By Patricia O’Dell
Ten billion times a day people upload a video to Snapchat. From supermodels to cyber-celebrities to middle schoolers at the mall, people are using video to share personal stories on the social media app. While video sharing encourages company growth, storage can create challenges.
Zhu Li of the UMKC’s School of Engineering received a $10,000 grant from Snap, Inc., Snapchat’s developer, to support his research on video compression in order to address storage issues. Li has been working on the technology for the last 15 years — since the early days of his career with Motorola—but the need for the technology continues to grow.
“We are increasingly sharing videos, teenagers especially,” says Li. “It’s free for the user, but it’s not free for companies like Snap. The majority of the cost for them is to host and distribute video. So if we can shrink the storage 10 percent, then we shrink their costs 10 percent.”
Snap Inc., which defines itself as “a camera company,” is largely a video and image sharing platform. Jianchao Yang, Research Scientist at Snap, Inc., notes that video encoding is critical to the company.
“I’ve known Professor Zhu for a long time,” Yang says. He has extensive expertise in both academia and the industry. Snap deals with billions of videos every day. Better encoding can help our product in many aspects.”
Li’s research is extensive. He has 25 issued or pending patents and has contributed to more than 90 publications in book chapters, journals and conference proceedings. He notes that the subject of video compression still energizes him.
“In the technology field, video has shown some of the greatest progress.If you drove a car 10 years ago and you drive a car now, it’s pretty much the same. Four wheels, four doors. You’re basically driving at the same speed.”
Video technology has advanced exponentially.
“For video, 10 years ago you would have this tiny, grainy screen and a manageable, but relatively large, camera. The technology keeps getting better and better. Now we have 60-inch screens where the video quality is sharper and better. The camera might be your phone. The next step is even more interesting.”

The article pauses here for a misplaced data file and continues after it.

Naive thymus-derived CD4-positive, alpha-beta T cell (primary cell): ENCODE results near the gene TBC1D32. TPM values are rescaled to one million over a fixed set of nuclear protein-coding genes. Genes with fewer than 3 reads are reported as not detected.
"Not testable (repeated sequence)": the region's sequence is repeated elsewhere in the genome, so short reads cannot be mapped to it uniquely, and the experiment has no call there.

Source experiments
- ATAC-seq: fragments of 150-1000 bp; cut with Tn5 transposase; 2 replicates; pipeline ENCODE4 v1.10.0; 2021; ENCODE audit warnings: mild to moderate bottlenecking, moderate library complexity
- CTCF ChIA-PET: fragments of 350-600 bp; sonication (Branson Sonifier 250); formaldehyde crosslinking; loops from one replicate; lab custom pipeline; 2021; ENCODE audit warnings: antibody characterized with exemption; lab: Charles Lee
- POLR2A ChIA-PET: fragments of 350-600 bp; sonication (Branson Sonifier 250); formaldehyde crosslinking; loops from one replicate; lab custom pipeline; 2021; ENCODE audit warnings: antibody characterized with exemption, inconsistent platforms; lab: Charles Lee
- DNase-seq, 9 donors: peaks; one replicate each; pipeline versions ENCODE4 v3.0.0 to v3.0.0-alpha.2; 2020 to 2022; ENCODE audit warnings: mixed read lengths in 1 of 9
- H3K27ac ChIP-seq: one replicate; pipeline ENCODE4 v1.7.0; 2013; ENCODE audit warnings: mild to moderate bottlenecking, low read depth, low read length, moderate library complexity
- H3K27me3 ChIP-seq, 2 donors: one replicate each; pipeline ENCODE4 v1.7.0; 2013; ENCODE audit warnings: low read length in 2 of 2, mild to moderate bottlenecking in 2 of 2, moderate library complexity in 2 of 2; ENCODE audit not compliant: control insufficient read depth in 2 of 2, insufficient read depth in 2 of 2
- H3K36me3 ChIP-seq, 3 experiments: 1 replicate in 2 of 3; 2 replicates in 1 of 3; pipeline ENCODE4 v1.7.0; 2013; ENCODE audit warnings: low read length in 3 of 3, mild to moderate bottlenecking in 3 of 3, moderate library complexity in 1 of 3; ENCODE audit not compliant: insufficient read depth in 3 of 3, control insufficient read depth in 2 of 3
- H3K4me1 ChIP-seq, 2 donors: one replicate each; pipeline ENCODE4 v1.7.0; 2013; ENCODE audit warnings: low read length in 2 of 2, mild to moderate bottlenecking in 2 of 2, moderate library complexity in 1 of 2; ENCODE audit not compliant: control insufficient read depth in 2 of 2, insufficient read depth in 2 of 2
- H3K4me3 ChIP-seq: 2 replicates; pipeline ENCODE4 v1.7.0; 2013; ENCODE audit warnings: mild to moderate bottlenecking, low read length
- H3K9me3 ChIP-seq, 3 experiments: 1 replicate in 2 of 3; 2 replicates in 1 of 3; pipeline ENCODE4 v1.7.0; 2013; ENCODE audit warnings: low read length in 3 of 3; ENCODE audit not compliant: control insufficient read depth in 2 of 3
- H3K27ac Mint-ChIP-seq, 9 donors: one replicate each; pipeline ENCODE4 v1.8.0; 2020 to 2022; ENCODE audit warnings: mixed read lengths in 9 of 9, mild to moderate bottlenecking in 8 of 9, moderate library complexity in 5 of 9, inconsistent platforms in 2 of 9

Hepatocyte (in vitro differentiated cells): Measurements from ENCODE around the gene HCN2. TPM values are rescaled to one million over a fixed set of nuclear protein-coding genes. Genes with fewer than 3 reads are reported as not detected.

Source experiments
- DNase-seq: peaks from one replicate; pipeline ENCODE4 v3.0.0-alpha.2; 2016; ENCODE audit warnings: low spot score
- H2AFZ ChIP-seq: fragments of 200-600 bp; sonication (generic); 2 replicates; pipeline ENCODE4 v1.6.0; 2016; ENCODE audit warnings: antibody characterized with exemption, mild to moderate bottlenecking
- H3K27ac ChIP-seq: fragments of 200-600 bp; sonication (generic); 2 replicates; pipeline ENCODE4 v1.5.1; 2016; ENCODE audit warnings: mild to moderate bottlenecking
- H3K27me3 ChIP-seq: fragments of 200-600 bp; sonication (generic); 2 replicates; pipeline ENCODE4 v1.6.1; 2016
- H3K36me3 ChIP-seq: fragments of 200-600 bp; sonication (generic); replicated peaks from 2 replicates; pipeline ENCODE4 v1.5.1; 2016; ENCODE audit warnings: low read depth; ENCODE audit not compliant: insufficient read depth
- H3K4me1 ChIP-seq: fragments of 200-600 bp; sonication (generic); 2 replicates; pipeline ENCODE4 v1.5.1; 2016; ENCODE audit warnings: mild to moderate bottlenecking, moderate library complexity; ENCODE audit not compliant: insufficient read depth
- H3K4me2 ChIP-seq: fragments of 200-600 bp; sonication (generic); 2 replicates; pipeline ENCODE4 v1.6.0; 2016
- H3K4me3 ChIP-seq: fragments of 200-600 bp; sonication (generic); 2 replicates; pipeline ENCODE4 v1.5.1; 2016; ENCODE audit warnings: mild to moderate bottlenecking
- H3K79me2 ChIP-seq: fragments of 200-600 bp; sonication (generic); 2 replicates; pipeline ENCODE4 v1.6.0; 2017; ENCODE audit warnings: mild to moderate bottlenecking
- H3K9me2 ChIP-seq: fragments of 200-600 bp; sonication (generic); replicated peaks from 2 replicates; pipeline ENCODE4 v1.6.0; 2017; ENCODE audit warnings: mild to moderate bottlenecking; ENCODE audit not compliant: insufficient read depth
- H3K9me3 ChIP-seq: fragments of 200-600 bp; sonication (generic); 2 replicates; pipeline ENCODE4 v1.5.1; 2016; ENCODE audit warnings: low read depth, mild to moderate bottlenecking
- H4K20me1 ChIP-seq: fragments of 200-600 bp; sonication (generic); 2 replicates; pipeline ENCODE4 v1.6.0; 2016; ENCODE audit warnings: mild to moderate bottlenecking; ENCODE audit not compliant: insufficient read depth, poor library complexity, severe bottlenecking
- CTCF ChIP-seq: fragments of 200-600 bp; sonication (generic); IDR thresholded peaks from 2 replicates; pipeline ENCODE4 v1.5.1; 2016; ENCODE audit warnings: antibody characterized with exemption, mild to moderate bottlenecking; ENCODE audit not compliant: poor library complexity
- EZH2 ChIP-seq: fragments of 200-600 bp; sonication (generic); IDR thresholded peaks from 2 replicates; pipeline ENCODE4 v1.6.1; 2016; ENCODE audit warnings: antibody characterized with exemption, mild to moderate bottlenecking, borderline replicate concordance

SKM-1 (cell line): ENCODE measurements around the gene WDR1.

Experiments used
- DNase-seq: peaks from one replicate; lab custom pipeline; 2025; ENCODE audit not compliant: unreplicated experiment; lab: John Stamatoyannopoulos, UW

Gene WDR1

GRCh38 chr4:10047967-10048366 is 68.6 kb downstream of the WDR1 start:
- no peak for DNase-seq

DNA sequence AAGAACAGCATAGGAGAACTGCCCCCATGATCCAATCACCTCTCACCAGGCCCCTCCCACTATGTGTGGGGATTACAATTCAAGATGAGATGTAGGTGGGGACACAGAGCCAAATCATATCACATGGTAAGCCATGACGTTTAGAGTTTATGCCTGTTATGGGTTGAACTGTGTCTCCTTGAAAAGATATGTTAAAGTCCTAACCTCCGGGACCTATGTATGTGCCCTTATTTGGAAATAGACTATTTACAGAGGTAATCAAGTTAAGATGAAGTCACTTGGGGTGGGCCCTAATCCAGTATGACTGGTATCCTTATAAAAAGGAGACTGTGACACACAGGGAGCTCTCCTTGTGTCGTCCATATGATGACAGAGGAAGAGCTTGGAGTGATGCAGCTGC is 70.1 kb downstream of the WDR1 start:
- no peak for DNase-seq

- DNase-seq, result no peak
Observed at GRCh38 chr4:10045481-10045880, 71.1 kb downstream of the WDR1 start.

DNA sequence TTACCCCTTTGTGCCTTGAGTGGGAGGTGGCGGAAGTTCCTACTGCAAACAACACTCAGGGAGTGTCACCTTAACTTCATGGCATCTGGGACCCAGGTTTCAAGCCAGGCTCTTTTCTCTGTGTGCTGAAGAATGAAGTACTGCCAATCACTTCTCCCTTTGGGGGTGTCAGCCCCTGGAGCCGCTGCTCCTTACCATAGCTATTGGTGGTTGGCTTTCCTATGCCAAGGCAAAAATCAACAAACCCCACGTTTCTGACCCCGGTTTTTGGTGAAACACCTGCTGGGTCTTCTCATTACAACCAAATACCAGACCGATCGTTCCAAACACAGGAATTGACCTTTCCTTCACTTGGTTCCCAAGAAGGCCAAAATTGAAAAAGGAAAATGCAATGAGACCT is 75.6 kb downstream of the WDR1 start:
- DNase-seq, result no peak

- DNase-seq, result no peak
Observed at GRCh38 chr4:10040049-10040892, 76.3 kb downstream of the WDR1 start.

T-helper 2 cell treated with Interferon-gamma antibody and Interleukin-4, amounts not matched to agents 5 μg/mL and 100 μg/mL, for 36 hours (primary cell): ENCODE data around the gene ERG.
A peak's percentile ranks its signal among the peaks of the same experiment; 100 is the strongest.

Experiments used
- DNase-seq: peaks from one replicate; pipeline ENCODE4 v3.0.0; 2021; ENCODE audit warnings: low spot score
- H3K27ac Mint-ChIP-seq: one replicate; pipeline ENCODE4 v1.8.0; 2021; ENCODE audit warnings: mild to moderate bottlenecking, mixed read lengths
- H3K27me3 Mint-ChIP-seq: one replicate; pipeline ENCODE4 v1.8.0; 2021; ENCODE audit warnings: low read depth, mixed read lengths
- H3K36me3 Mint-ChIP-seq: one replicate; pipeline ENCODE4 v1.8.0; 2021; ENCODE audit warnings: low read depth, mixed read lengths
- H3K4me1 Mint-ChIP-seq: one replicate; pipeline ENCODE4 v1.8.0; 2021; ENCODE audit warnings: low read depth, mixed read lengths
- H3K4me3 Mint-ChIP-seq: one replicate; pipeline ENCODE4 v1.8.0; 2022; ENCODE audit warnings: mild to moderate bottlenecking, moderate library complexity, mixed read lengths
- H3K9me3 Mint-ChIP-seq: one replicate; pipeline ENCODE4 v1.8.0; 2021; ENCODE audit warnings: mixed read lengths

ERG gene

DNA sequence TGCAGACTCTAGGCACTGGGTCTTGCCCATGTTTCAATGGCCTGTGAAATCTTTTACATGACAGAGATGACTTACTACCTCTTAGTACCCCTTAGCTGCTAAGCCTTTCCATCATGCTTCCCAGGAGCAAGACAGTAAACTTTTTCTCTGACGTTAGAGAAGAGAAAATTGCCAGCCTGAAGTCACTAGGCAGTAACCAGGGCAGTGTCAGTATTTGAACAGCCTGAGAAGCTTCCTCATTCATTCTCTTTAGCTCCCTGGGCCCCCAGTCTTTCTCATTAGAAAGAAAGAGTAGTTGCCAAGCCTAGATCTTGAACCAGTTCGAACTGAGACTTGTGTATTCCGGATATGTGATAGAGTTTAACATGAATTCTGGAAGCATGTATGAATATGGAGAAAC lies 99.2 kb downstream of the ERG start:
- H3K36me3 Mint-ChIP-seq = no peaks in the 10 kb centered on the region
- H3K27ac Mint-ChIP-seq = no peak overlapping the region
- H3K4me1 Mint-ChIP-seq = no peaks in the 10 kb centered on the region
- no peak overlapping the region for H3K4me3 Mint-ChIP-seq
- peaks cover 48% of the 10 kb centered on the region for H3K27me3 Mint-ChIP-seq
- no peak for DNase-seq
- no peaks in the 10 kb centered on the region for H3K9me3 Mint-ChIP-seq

The significance of Li’s research is not only working within the framework of compressing video as it exists now, though that is part of it, but managing the video technology that is coming.
“Once we can easily use a camera that takes a 360 degree picture, it will be possible to take a bird’s eye view. This will expand our vision exponentially.”
The experience of this will be drastically different than what we experience today.
“You will be virtually there,” says Li. “You will be living people’s experiences in real time.”
While the capability to create and store this type of video has an impact on companies like Snap, Inc., there are broader implications than social media sharing.
“You can virtually be sitting in any classroom, interacting with your peers, asking questions, but it will feel as if you’re in the room,” Li says. “It could impact remote medical treatment and surgeries.There are significant military applications. All the electronic industry is moving in this direction.”
But, Li pointed out, expanded virtual reality will increase the storage necessary to accommodate the resulting video. Currently, the structure of the internet cannot carry this volume of information. Compression of pixels is essential to ensure that video will be small enough to be carried.
“It’s difficult for this generation to understand how much the technology has changed,” says Li. “DVD was the first success of digital compression. Before that we had VHS tape. We used to carry a separate camera and calculator. The Walkman was a big deal. Now our phones do all of this.”
Compressing video is the answer to meeting increasing demand.
“Most people are focusing on recognition. Our approach is harder,” Li says. “We need to predict what will happen in the next frame. But we are making good progress.”